back to article Canadian operator EasyDNS stands firm against London cops

EasyDNS was the just the first of a number of global DNS operators who will be invited by a London IP crime unit to make one of their customer's domains, er, disappear. But the Canadian operator is standing firm. The City Police's new Intellectual Property Crime Unit (PIPCU) is issuing takedown requests, not orders. It can ask …

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  1. Anonymous Coward
    Anonymous Coward

    Intellectual property crime is an serious offence that is costing the UK economy hundreds of millions of pounds each year.

    1. Keep Refrigerated

      Intellectual property distribution is an serious civil infringement that is costing the UK economy hundreds of millions of pounds each year.

      1. btrower

        Intellectual property law is a dangerous infringement of civil liberties that is costing the citizens of the UK more of their precious freedom each year.

      2. rh587 Bronze badge

        Intellectual property distribution is an serious civil infringement that is costing earning the UK economy legal industry hundreds of millions of pounds each year.

      3. Vic
        Devil

        > Intellectual property distribution is a civil infringement

        Not any more. Section 107 of the Act criminalises such distribution in a commercial context.

        Shit piece of law which badly needs repealing. Like that's gonna happen :-(

        Vic.

    2. HollyHopDrive

      Even if it does cost media companies millions (which it probably doesn't - I've ranted before about a pirated copy is not necessarily a lost sale if they wouldn't have bought it anyway) let's examine the tax behaviour of these big companies and see if they've used the Starbucks route of tax avoidance to steal millions from the UK tax coffers. - yet they still use the (taxpayers) paid for old bill to do their dirty work.

      Nuff said.

      1. Vimes

        A little off topic, but what happened to the little 'rate this article' thing that used to be at the bottom of each story? Did certain authors complain about the ratings they were getting?

        1. Anonymous Coward
          Anonymous Coward

          "what happened to the little 'rate this article' thing that used to be at the bottom of each story?"

          I don't know about that, but I do remember that a week or three ago someone commented about the ridiculousness in 2009 of having to click thru to a separate page to upvote or downvote something.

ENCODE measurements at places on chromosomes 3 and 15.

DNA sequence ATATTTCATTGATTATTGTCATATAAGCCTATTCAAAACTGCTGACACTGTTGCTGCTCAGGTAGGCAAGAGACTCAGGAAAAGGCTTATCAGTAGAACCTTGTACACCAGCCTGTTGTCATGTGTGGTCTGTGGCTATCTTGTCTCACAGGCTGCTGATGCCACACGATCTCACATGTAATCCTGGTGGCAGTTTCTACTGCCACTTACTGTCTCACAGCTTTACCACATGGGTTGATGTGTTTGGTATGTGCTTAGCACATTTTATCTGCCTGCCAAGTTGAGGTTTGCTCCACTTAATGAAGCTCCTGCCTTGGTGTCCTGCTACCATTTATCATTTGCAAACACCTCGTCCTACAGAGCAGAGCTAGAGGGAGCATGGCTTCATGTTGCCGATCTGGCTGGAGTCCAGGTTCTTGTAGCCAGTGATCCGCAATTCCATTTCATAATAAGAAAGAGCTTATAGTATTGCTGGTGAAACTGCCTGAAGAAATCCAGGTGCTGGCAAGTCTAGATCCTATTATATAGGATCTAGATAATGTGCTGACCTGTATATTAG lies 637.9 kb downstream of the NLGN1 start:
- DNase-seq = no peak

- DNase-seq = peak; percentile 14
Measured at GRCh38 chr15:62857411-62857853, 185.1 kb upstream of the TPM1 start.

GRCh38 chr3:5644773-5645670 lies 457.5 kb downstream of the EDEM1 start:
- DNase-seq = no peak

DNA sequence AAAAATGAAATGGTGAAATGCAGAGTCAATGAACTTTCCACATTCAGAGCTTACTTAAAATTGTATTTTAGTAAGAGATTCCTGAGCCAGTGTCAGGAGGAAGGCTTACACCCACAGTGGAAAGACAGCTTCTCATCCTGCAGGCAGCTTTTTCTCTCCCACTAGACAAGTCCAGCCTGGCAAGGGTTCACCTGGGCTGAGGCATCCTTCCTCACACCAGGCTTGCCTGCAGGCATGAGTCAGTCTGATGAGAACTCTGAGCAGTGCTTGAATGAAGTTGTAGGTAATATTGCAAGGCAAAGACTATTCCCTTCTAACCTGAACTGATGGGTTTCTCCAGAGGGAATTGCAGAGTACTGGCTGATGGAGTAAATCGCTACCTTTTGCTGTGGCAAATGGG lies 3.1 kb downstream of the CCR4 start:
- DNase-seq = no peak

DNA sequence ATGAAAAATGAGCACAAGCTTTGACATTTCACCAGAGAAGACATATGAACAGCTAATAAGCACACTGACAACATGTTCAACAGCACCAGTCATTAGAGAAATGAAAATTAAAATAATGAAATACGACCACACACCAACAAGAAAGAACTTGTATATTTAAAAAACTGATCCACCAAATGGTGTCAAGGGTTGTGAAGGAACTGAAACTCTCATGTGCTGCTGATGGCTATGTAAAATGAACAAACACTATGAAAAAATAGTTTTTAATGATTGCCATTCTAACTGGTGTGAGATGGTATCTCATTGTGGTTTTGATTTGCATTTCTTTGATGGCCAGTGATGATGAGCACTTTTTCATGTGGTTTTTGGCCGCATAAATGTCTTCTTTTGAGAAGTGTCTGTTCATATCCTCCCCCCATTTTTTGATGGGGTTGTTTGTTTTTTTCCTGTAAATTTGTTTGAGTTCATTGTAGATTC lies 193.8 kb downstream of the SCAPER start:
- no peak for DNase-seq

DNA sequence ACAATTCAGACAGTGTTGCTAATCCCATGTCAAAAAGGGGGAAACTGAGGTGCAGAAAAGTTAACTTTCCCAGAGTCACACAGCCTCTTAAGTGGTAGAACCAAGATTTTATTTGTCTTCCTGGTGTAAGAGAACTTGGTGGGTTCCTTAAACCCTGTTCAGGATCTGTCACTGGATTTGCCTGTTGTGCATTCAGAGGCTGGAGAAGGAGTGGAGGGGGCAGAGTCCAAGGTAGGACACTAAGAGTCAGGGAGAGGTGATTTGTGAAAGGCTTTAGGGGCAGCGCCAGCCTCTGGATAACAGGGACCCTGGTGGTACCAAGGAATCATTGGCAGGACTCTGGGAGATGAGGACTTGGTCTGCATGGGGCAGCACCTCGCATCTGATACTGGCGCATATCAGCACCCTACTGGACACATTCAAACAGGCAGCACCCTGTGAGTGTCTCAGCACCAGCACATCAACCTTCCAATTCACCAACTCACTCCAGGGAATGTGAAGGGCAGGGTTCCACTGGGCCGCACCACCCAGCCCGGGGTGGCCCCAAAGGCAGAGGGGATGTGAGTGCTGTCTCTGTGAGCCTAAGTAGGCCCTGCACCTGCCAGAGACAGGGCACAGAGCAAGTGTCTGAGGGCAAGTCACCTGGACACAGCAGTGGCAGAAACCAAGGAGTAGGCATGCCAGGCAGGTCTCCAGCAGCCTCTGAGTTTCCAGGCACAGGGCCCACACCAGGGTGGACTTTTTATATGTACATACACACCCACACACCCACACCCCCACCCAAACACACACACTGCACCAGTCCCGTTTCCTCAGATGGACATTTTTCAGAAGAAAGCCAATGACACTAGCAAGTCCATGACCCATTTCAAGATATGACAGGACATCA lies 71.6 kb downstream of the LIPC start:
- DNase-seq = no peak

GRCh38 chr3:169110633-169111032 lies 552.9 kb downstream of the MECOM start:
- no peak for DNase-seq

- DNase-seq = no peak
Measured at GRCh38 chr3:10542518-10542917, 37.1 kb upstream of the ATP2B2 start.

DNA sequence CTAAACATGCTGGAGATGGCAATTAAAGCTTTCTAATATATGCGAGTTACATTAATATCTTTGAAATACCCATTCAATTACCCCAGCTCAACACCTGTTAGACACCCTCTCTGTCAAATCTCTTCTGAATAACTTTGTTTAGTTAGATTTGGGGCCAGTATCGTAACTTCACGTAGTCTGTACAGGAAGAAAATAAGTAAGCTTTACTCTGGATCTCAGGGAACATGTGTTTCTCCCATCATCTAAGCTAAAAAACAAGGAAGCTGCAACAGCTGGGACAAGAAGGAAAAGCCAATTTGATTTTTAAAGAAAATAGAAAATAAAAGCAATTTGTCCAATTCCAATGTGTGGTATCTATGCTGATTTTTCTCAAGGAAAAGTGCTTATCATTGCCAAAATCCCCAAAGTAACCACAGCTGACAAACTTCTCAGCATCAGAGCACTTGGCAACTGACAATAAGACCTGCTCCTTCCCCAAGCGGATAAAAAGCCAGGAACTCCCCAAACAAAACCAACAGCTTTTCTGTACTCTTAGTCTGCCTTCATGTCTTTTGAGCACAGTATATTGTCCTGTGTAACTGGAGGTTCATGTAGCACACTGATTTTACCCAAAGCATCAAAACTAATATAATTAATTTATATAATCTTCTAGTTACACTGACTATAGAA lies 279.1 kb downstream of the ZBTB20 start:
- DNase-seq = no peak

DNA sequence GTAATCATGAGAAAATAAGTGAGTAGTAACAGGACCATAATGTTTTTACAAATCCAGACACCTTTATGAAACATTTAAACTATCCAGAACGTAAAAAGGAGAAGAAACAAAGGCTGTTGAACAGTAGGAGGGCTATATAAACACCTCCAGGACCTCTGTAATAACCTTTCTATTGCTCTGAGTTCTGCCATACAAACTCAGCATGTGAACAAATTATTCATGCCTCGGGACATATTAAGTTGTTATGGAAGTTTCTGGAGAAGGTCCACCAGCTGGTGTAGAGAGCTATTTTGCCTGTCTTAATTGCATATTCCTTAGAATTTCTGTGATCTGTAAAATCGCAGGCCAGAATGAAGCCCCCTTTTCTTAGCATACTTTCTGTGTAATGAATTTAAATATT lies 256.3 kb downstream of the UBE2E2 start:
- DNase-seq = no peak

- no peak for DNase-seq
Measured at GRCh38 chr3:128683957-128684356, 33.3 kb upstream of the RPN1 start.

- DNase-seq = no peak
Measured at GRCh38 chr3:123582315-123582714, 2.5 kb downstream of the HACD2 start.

It could just have been coincidence of course.

  2. Ted Treen
    Thumb Up

    Good for EasyDNS

    I am a believer in law & order - who in their right mind wouldn't be?

    However, I applaud the stand taken by EasyDNS in that when told by Mr Plod to bend over, their response is to remind the authorities that if the police wish to enforce the law, the police must abide by the law, and a company is only obliged to comply with a police request when that request is lawful, backed by the legal system and not because it is the whim or fancy - no matter how justifiable - of an individual officer or group.

    Justice must itself be above suspicion, open and transparent - although I would concur with those who might say we're not quite there yet.

    1. Anonymous Coward
      Anonymous Coward

      Re: Good for EasyDNS

      if the police wish to enforce the law, the police must abide by the law

      You're right, because it has another effect if due process is not followed: an innocent organisation may find itself cut off from UK sales on the say-so of an uncontrolled entity. That could get interesting, because that hits international trade agreements and all sorts of diplomatic and trading agreements stuff could start flying.

      Tragic, it really is tragic.

  3. Gordon Pryra

    Seems the cops who chase the torrents have more budget than the cops who chase the online paedos

    1. Gordon 10 Silver badge

      yea funny that. If I gave the plod money in return for services I'd be arrested for bribery, but if organisations that are known for exhibiting cartel dare I say mafia-like behaviour do it - its ok.

  4. ColonelClaw